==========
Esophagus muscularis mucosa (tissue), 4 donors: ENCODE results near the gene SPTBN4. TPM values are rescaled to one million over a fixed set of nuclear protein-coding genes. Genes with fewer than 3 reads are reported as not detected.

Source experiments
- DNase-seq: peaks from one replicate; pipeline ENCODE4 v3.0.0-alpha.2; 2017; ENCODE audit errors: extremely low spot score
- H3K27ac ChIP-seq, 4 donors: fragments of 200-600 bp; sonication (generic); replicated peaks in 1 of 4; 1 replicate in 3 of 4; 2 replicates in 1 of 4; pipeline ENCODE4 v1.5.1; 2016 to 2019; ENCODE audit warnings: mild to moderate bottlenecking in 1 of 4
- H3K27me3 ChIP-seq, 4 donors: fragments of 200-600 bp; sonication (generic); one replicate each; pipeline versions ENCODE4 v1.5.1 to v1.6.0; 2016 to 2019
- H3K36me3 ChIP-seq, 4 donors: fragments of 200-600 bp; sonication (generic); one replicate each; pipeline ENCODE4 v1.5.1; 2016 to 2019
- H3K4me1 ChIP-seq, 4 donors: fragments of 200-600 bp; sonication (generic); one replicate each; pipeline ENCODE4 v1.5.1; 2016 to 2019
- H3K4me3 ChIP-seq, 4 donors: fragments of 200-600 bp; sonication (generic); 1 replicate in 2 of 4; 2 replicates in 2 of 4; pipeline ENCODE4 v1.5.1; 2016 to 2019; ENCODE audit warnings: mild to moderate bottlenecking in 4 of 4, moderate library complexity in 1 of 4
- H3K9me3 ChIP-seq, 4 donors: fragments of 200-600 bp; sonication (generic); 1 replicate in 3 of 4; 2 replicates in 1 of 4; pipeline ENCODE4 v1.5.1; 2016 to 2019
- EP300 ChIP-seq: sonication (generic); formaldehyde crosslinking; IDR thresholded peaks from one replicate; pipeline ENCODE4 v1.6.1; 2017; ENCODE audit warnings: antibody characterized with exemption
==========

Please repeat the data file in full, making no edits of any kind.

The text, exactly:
Esophagus muscularis mucosa (tissue), 4 donors: ENCODE results near the gene SPTBN4. TPM values are rescaled to one million over a fixed set of nuclear protein-coding genes. Genes with fewer than 3 reads are reported as not detected.

Source experiments
- DNase-seq: peaks from one replicate; pipeline ENCODE4 v3.0.0-alpha.2; 2017; ENCODE audit errors: extremely low spot score
- H3K27ac ChIP-seq, 4 donors: fragments of 200-600 bp; sonication (generic); replicated peaks in 1 of 4; 1 replicate in 3 of 4; 2 replicates in 1 of 4; pipeline ENCODE4 v1.5.1; 2016 to 2019; ENCODE audit warnings: mild to moderate bottlenecking in 1 of 4
- H3K27me3 ChIP-seq, 4 donors: fragments of 200-600 bp; sonication (generic); one replicate each; pipeline versions ENCODE4 v1.5.1 to v1.6.0; 2016 to 2019
- H3K36me3 ChIP-seq, 4 donors: fragments of 200-600 bp; sonication (generic); one replicate each; pipeline ENCODE4 v1.5.1; 2016 to 2019
- H3K4me1 ChIP-seq, 4 donors: fragments of 200-600 bp; sonication (generic); one replicate each; pipeline ENCODE4 v1.5.1; 2016 to 2019
- H3K4me3 ChIP-seq, 4 donors: fragments of 200-600 bp; sonication (generic); 1 replicate in 2 of 4; 2 replicates in 2 of 4; pipeline ENCODE4 v1.5.1; 2016 to 2019; ENCODE audit warnings: mild to moderate bottlenecking in 4 of 4, moderate library complexity in 1 of 4
- H3K9me3 ChIP-seq, 4 donors: fragments of 200-600 bp; sonication (generic); 1 replicate in 3 of 4; 2 replicates in 1 of 4; pipeline ENCODE4 v1.5.1; 2016 to 2019
- EP300 ChIP-seq: sonication (generic); formaldehyde crosslinking; IDR thresholded peaks from one replicate; pipeline ENCODE4 v1.6.1; 2017; ENCODE audit warnings: antibody characterized with exemption